Red doc>

by Anne Carson

Hardcover, 2013





New York : Alfred A. Knopf, 2013.


A continuation of the author's Autobiography of red (1998), following the characters in later life, but in a different style and with changed names.

User reviews

LibraryThing member williecostello
Earlier this year, I read Anne Carson's Autobiography of Red for the first time and loved it (see my review further up in this thread). So it was a great joy (and surprise) when I learned that this book's sequel (of sorts) was set to come just months later (though admittedly, it has been 15 years
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since the publication of Autobiography).

As others have noted, Red Doc> is strikingly different from Autobiography -- darker, less lyrical, somehow even more opaque. The ecstasy of love that permeated the pages of Autobiography has been replaced with the pain of existence. But the more sombre tone fits the more sombre subject matter: life (or lack thereof) after myth. If this doesn't sound like much fun, you'd be right, and you'd do well to avoid the book. But if you know what you're getting into and want to get into it, Carson is a more than capable guide.

The plot of Red Doc> is meandering and confusing at the best of times, and I'm not going to pretend that I actually understood this novel in verse. But there is something undeniably engrossing and bewitching about it. Carson's poetry has always been the main draw of her work, and though the language of Red Doc> doesn't sparkle or shine, it does exert an ineffable force on its reader -- a pull that will be drawing me back and back again in the future for sure.
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LibraryThing member JWarren42
What I've come to expect from Carson is poetry that strikes like lightning in not only its meaning, but arrangement, and connection to mythology. While meaning stays a strongpoint in this work, the brilliance of arrangement is gone--almost all the works are arranged into a centered column that grew
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tedious very quickly. The connection to mythology is also all but gone, instead there are connections to Proust and a Russian author that I (and I suspect many who will read the book) have never heard of before. Finally, I wanted that intimate connection with Geryon once more-- instead, the work focuses primarily on other minor characters that, to be honest, I don't care about even half as much. The book has some utterly devastating as well as slyly funny moments, but not enough to justify buying it. Check this one out from the library, instead.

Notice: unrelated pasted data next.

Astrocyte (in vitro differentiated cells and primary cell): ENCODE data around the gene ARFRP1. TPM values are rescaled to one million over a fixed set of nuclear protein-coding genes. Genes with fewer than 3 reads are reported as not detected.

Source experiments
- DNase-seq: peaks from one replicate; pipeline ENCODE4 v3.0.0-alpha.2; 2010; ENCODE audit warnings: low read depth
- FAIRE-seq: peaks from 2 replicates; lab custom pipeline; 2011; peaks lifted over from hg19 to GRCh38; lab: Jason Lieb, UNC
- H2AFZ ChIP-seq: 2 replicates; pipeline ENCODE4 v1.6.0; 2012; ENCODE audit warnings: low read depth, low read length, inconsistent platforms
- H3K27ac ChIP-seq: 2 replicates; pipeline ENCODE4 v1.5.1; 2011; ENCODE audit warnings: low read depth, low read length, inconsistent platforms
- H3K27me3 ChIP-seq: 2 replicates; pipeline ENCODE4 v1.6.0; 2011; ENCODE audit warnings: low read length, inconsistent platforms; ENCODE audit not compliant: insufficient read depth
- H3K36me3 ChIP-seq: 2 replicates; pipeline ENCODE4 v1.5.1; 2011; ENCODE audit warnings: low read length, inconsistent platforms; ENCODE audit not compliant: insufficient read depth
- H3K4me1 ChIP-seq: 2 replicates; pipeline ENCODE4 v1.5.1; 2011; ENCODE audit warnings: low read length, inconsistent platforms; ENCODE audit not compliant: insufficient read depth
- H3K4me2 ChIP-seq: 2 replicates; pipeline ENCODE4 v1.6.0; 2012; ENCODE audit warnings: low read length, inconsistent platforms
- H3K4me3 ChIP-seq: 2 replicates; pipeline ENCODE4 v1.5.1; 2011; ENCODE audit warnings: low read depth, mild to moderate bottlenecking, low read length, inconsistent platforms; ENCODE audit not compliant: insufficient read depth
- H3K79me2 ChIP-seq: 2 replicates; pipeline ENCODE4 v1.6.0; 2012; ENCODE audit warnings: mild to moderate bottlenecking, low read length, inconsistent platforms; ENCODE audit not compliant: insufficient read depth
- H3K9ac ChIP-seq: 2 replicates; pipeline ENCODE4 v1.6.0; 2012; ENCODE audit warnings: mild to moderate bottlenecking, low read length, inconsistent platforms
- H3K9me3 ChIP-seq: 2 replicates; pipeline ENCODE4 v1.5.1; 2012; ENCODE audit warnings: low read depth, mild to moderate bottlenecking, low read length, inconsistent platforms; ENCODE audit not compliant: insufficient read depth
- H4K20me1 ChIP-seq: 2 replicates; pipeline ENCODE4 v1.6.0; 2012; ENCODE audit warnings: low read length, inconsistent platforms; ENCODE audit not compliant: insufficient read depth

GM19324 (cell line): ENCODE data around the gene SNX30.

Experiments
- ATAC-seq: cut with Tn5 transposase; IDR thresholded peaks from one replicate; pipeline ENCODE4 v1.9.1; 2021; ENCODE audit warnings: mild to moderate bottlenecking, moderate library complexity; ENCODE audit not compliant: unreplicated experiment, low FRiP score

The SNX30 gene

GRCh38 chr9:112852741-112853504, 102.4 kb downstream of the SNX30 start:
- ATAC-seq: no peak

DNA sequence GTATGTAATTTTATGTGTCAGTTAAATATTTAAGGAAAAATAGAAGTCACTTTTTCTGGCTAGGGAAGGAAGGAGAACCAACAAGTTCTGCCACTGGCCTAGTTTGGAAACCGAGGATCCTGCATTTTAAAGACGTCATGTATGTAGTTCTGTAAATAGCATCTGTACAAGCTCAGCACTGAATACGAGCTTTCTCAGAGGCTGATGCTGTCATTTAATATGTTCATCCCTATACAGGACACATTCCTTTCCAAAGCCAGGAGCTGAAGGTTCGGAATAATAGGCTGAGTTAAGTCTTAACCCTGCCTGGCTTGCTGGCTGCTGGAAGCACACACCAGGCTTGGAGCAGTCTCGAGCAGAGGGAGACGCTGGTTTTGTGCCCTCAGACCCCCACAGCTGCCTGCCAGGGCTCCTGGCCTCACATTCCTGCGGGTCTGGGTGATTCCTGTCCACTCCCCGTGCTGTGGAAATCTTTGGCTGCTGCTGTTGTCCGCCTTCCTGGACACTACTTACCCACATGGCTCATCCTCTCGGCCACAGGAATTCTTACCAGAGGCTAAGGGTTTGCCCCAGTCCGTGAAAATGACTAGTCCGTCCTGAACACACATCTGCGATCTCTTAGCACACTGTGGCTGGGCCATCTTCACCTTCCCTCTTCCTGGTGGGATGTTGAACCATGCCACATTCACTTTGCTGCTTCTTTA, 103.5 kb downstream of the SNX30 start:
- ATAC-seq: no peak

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LibraryThing member antao
(Original Review, April 10th 2013)

Look at the Pulitzer Prize. For whatever reason, it's highly regarded in America and it chooses novels (among all other kinds of works in its many categories) that are clearly literary, accessible to almost anyone, but infused with a seriousness and thoughtfulness
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that enriches the experience beyond the lighter pleasures of an airport thriller. “A Visit From The Goon Squad”, contrary to how that book was (understandably) marketed, wasn't actually that "new" or "innovative" in its linked story narrative (except for a chapter in PowerPoint, rendered with exquisite poignancy, and the multitude of registers and styles employed for each story) but it was nonetheless an incredible accomplishment in economic evocation of how we experience time passing over a lifetime and the interplay between this and music and technology and love, in all its iterations. But it's also a page-turner. And it's not an outlier. Less, this year's winner, "The Underground Railroad", "The Sympathiser", and many others, are all easy reads. That's just the Pulitzer. Even the Nobel committee, last year, awarded the prize to K. Ishiguro, a writer whose work is both popular and literary and not remotely "difficult".

As far as difficult books go, I think of Anne Carson's red doc>. It is, like all of her books, unclassifiable - but in a way that is antithetical to the chapbooks of extremely thin angry vegan poets in Brooklyn, which is to say, "Red doc>" consists only of one type of punctuation mark (full stop) (except for one exquisite use of the comma), the text is mostly laid out in a single column that is centre justified (i.e. a pillar of text in the centre of the page), the dialogue is very stripped back and washed of colour, the story is filled with extremely strange things (ice bats, a chief medical officer working at a clinic inside a glacier, a guy who is plagued by a 15 second foresight) and absolutely none of it reads like gimmick. It's an exploration of what happens when life kind of hollows out in early middle age and two former lovers mutely bump into each other after years of absence and silence. It's about how lives are just shards and fragments, pathetically incomplete, and the visual and technical constructions amplify the power of her words and storytelling immeasurably. I think it's a joy to read.
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The Kitschies (Finalist — 2013)
Griffin Poetry Prize (Winner — Canada — 2014)
Writers' Prize (Shortlist — 2014)



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